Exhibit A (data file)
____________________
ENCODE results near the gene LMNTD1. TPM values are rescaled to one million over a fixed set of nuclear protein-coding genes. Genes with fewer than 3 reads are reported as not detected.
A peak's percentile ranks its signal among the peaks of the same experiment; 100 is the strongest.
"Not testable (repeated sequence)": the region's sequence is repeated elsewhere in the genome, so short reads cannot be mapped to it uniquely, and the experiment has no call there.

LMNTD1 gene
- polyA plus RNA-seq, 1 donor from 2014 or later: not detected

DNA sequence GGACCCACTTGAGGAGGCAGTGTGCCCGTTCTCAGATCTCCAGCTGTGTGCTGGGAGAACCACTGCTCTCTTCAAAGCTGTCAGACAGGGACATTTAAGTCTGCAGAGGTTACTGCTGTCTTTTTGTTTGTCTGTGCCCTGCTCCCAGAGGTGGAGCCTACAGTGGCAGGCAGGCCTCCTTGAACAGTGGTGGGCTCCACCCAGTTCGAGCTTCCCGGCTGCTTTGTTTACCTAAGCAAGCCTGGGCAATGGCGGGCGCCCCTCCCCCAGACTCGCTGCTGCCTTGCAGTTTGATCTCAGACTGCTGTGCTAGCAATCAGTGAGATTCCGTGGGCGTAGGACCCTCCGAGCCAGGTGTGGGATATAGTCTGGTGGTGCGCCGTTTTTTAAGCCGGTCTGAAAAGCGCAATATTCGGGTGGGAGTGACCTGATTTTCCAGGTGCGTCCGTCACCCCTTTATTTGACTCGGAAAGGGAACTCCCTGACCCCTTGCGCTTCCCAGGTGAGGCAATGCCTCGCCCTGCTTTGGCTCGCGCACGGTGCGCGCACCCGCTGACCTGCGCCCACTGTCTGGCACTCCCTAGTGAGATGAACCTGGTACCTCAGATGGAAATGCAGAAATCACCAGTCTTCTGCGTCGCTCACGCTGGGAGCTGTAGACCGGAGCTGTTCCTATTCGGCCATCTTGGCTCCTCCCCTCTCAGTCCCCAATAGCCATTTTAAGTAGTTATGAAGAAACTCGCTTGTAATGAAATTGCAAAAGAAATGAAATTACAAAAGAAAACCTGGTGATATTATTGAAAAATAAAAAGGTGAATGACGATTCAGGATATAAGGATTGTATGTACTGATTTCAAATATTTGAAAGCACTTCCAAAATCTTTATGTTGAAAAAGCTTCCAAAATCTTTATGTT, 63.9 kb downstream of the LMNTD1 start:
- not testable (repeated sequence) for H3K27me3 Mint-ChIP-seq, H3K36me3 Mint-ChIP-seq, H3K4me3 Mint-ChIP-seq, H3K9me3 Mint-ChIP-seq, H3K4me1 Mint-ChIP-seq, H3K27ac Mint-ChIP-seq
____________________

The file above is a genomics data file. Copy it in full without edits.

ENCODE results near the gene LMNTD1. TPM values are rescaled to one million over a fixed set of nuclear protein-coding genes. Genes with fewer than 3 reads are reported as not detected.
A peak's percentile ranks its signal among the peaks of the same experiment; 100 is the strongest.
"Not testable (repeated sequence)": the region's sequence is repeated elsewhere in the genome, so short reads cannot be mapped to it uniquely, and the experiment has no call there.

LMNTD1 gene
- polyA plus RNA-seq, 1 donor from 2014 or later: not detected

DNA sequence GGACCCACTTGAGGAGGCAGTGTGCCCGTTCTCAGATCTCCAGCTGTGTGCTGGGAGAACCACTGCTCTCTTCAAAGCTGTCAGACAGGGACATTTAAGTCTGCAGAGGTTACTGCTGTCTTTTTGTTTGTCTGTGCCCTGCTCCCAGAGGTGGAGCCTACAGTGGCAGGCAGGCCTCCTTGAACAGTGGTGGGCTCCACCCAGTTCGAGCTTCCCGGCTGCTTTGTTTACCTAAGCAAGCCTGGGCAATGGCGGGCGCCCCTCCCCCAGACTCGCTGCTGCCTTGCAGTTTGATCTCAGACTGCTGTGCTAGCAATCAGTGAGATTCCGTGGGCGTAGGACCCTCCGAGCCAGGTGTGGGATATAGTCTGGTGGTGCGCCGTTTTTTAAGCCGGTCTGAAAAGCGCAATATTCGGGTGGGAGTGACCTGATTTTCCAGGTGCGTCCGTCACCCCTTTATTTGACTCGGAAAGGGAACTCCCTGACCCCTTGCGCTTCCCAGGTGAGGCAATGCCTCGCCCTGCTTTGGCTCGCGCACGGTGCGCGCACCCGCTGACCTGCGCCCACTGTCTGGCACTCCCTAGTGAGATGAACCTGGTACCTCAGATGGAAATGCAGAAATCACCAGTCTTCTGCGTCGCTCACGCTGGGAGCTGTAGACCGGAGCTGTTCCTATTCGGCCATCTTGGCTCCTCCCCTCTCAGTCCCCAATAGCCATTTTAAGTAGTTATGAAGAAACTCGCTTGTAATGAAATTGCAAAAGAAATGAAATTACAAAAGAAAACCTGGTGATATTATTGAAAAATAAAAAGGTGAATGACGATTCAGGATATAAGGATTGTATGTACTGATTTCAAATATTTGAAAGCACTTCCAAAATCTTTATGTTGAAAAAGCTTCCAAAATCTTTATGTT, 63.9 kb downstream of the LMNTD1 start:
- not testable (repeated sequence) for H3K27me3 Mint-ChIP-seq, H3K36me3 Mint-ChIP-seq, H3K4me3 Mint-ChIP-seq, H3K9me3 Mint-ChIP-seq, H3K4me1 Mint-ChIP-seq, H3K27ac Mint-ChIP-seq